This lecture will introduce the fundamental concepts needed to perform successful rectus muscle strabismus surgery, including surgical techniques and planning for horizontal and vertical rectus recession and resections, vertical offsets for A- and V-patterns and small hypertropias as well as full and split-tendon transpositions for paretic strabismus such as sixth nerve palsies, monocular elevation deficiencies and partial third-nerve palsies. Both limbal and fornix-based incisions will be demonstrated with diagrams and videos.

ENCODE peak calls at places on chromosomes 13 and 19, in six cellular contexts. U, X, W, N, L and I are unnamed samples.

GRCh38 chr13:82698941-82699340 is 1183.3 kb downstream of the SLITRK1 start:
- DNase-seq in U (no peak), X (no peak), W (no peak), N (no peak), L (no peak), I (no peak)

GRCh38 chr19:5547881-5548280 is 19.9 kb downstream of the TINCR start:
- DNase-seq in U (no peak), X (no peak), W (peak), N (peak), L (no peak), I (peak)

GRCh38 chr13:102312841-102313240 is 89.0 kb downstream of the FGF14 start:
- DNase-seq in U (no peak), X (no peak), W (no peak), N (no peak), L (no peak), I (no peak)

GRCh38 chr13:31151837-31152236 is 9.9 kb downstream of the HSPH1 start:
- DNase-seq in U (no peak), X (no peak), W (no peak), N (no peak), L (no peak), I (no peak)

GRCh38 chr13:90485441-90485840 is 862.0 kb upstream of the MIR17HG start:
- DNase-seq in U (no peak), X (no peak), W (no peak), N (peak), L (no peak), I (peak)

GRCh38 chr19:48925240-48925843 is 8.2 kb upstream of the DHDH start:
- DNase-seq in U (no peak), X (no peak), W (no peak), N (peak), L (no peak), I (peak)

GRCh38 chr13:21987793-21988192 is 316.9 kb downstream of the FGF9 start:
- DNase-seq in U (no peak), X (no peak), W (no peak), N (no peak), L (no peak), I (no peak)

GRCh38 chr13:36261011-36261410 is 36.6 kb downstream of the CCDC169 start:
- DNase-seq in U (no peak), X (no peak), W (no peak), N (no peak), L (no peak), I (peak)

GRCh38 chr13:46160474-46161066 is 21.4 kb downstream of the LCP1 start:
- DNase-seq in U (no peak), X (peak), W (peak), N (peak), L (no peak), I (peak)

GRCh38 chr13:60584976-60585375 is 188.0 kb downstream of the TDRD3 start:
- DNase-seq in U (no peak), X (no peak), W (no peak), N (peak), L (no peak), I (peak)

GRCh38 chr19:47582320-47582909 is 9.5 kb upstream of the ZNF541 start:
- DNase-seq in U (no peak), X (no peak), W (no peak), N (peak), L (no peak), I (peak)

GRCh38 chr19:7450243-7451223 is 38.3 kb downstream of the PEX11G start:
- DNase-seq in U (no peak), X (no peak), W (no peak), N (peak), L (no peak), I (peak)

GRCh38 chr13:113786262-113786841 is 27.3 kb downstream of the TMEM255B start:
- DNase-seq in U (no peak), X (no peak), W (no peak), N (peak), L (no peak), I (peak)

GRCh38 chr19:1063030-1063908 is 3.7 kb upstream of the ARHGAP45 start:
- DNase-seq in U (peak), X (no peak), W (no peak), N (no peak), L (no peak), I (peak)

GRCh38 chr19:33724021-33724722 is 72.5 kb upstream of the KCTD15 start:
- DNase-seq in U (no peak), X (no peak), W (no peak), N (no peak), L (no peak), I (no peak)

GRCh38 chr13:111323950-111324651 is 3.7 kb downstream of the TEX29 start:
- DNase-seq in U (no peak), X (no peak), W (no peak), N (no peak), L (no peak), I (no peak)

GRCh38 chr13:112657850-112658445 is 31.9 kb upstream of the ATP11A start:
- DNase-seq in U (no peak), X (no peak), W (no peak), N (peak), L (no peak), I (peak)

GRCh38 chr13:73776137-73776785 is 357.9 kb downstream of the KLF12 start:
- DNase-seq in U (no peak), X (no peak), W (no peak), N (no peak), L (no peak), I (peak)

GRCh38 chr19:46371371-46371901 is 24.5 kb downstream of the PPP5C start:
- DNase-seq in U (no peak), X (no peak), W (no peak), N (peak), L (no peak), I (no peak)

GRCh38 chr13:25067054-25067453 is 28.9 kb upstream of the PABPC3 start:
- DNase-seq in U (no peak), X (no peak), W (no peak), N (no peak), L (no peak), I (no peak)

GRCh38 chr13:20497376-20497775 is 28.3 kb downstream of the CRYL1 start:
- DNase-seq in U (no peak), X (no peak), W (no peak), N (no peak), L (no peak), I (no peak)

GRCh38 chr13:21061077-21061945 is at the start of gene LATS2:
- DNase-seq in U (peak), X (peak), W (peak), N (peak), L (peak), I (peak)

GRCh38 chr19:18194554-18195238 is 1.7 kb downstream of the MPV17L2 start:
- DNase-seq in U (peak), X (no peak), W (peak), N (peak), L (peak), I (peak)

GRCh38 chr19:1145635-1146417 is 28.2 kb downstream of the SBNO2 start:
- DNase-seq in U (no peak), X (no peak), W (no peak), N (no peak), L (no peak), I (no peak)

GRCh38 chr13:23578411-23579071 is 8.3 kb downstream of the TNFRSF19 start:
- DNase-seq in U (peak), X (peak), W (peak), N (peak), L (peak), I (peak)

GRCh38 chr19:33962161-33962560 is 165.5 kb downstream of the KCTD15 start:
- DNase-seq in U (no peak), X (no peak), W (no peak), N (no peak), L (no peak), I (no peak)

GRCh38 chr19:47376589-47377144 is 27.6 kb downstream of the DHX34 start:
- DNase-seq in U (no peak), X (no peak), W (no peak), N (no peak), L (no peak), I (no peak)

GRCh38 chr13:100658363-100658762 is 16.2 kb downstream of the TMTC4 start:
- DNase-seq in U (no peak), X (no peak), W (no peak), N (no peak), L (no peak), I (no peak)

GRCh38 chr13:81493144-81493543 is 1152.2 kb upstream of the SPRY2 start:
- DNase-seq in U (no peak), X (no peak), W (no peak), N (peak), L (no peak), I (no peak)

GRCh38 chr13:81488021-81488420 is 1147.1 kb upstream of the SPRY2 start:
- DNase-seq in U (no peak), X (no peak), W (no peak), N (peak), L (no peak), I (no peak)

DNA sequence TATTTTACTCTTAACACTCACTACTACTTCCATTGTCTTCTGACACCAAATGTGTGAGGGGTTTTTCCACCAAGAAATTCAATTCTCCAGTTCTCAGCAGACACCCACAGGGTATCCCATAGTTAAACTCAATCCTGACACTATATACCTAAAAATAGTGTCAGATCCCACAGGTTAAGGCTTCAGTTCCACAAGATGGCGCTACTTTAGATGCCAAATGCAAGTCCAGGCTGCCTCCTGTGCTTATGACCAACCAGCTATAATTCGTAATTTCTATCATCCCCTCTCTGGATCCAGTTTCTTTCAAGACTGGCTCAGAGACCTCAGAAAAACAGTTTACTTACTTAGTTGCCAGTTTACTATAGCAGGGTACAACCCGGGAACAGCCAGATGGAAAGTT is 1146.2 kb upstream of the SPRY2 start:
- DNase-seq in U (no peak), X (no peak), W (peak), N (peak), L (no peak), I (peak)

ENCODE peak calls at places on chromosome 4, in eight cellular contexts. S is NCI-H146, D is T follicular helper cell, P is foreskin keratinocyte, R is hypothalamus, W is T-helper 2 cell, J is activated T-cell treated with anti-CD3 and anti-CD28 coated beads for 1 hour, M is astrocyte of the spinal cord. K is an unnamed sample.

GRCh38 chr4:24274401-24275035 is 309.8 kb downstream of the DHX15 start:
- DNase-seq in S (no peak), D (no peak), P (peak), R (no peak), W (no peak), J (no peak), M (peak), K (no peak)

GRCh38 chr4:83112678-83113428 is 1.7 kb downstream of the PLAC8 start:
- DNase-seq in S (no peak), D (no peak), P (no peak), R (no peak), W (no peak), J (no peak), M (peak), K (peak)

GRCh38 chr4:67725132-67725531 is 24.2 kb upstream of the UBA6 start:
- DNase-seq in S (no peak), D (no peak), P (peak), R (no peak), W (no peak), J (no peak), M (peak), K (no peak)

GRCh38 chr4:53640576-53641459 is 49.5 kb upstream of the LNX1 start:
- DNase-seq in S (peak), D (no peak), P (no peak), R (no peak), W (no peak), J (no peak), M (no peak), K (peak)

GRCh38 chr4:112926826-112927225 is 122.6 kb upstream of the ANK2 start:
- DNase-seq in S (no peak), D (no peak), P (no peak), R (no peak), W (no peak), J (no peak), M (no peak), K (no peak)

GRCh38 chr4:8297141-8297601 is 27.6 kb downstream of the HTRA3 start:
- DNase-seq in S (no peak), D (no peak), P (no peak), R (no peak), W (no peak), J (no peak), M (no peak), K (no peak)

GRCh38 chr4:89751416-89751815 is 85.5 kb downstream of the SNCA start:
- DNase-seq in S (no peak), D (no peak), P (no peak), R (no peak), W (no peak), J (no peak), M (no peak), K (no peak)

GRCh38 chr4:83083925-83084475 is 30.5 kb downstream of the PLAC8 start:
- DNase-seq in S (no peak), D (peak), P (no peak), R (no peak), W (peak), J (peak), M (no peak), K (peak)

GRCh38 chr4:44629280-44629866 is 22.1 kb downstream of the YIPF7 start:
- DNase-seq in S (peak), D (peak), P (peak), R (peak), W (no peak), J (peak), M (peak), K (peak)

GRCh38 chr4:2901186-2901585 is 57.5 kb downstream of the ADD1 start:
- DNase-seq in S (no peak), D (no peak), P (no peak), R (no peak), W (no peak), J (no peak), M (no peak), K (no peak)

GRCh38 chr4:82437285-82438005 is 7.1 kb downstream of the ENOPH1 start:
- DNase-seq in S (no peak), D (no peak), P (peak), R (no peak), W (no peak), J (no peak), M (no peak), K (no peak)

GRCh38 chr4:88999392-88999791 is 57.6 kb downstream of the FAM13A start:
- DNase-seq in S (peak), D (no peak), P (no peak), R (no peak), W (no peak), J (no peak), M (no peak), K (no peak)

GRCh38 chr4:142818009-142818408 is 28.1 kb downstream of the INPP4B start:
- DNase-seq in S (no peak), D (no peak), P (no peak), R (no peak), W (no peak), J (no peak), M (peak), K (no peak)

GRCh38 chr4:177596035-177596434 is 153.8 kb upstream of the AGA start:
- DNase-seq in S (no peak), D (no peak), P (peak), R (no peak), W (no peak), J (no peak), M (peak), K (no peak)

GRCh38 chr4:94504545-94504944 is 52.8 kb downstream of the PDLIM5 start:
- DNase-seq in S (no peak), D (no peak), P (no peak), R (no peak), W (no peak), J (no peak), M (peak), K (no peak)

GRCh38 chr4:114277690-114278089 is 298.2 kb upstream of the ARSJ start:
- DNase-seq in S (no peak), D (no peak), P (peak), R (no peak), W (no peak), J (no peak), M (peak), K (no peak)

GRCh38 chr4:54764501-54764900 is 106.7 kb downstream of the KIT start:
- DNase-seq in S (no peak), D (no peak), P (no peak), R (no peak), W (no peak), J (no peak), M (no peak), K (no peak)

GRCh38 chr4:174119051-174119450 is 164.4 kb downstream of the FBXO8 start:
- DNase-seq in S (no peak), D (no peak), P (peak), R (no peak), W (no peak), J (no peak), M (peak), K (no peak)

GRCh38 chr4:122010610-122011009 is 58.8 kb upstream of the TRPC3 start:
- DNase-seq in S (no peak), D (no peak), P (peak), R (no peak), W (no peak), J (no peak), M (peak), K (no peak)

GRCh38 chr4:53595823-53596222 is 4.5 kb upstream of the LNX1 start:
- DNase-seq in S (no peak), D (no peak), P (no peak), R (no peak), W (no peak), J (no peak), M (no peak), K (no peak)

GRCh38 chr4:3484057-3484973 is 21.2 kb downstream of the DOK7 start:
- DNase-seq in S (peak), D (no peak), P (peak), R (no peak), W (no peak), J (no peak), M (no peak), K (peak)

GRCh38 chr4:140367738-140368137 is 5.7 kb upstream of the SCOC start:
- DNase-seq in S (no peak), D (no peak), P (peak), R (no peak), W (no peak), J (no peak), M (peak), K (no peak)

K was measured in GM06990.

Lecturer: Dr. Daniel Neely

Evaluation and Management of Pediatric Glaucoma 05/31/2016 from Cybersight on Vimeo

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Transcript